Charity trustees need a clear vision for the strategic development of the organisation, income generation and fundraising strategies, as well as careful financial management. In addition to a deposit account, many larger charities hold reserves which are invested for future projects or to provide income. Occasionally, trustees may need to raise finance, such as from a social investment, to complete projects or plug short-term cashflow.
Larger charitable gifts are often directed into a charitable trust, which may include social or environmental investment as part of a wider tax-efficient philanthropic strategy. Social investment is an exciting new area, where investors seek to help improve life in a community as well as make an investment return.
Clearly, the ideal scenario with social investment is to match a philanthropic investor with a charity seeking funding. This is particularly important as charitable donations are under pressure, government funding has been cut and low interest rates have reduced investment returns. Accordingly, trustees are increasingly focused on investments with strict risk controls to preserve capital against inflation whilst generating higher returns than interest rates on cash. Some organisations, such as Dartmouth Caring have had to dip into their reserves in a bid to maintain vital front-line services as their workload has increased.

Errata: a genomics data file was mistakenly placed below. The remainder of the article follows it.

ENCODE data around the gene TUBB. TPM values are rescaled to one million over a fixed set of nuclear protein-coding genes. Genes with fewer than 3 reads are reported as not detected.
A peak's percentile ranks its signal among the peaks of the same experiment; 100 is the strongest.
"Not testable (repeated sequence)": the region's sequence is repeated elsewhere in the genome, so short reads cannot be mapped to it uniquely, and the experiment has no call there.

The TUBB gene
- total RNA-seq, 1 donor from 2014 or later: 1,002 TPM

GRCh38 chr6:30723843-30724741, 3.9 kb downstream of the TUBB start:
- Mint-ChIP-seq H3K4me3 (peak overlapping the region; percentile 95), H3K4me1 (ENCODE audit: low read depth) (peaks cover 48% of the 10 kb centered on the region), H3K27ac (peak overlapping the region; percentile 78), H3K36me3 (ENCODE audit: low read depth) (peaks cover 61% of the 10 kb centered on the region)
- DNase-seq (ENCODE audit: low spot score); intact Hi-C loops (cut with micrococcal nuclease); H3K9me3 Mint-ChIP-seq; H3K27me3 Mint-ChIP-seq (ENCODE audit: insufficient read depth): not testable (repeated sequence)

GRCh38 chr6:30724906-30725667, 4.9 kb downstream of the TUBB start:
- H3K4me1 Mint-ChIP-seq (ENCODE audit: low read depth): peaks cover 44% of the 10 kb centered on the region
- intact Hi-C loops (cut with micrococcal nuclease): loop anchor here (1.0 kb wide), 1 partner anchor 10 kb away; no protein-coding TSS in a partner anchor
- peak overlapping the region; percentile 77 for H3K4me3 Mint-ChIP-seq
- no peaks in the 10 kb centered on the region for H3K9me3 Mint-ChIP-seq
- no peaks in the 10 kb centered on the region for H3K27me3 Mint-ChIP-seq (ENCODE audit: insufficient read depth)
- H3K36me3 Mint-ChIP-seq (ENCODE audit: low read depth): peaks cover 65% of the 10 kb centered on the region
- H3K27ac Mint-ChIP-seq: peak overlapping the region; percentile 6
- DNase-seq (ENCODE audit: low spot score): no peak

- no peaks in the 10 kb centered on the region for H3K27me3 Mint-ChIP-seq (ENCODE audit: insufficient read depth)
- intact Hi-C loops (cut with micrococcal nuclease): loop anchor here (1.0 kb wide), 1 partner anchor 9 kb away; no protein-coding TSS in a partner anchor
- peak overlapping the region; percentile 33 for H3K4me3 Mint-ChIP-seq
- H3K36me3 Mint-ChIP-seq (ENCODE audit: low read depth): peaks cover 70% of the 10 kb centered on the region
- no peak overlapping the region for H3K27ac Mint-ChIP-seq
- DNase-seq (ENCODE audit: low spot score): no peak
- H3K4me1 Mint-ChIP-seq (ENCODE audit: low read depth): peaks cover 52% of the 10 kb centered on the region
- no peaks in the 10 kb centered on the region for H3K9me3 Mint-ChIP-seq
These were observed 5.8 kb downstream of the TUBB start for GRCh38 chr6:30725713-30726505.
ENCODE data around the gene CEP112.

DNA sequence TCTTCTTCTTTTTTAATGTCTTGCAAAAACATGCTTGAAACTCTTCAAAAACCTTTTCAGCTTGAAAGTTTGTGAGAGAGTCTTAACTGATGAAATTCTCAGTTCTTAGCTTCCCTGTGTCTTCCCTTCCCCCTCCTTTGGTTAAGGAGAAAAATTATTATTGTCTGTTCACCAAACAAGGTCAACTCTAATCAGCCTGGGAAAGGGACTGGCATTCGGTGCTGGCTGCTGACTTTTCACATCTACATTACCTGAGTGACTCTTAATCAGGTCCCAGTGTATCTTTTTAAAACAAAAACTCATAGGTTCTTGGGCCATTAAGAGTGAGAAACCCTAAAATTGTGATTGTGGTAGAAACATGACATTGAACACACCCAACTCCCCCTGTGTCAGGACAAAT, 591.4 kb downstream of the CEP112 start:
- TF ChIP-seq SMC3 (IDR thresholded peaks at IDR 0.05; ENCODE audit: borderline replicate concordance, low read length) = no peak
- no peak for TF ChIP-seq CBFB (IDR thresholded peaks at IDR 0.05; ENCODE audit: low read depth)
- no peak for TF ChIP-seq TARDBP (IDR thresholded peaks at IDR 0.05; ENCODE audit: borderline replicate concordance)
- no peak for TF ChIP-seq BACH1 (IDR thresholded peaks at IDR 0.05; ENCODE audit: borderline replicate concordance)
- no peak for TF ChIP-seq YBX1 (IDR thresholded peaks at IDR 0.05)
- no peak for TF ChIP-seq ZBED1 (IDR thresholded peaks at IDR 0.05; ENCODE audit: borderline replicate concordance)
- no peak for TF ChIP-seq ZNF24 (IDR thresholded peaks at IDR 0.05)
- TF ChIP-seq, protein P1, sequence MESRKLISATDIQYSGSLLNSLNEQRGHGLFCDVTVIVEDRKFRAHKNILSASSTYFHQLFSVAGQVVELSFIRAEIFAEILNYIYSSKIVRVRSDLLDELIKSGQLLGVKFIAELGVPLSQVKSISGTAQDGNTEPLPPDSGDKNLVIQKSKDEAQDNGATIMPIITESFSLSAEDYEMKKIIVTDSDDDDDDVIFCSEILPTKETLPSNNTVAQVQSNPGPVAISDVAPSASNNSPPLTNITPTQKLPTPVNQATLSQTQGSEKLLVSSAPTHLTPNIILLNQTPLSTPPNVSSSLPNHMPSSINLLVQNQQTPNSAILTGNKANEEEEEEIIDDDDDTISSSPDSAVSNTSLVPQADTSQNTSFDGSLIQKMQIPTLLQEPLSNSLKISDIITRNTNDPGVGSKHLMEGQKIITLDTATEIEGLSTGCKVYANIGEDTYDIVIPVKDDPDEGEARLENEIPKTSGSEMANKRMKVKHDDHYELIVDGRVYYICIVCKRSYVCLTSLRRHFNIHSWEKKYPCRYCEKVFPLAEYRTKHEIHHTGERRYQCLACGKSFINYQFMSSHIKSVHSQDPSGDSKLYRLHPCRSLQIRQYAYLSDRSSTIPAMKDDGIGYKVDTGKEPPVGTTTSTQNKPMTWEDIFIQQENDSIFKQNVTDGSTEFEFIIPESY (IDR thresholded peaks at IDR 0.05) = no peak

We advise not only charity trustees, but also individuals with regard to how best to make tax-efficient charitable donations. There are some valuable tax reliefs which are often under-used. Gift Aid enables a charity to reclaim 20% tax from a donation made by a taxpayer, so a charity receives a total of £25 for a gift of £20. Moreover, a 40% taxpayer can claim higher rate relief in their tax return, in this example £5. Payroll giving, where an employee gives money to charity out of gross pay, is much less popular, although carries similar tax benefits. Finally, gifts of UK property or shares can qualify for Income Tax and Capital Gains Tax relief. Many people choose to leave a charitable bequest in their will, which is free of Inheritance Tax. Furthermore, for estates worth over £325,000, where 10% of the estate is left to charity, there is a reduced Inheritance Tax rate of 36%.
I find working with charity trustees and philanthropic investors immensely rewarding and I look forward to helping charities across the region develop their good work.
[Matthew Clark, Western Morning News, 5 September 2013]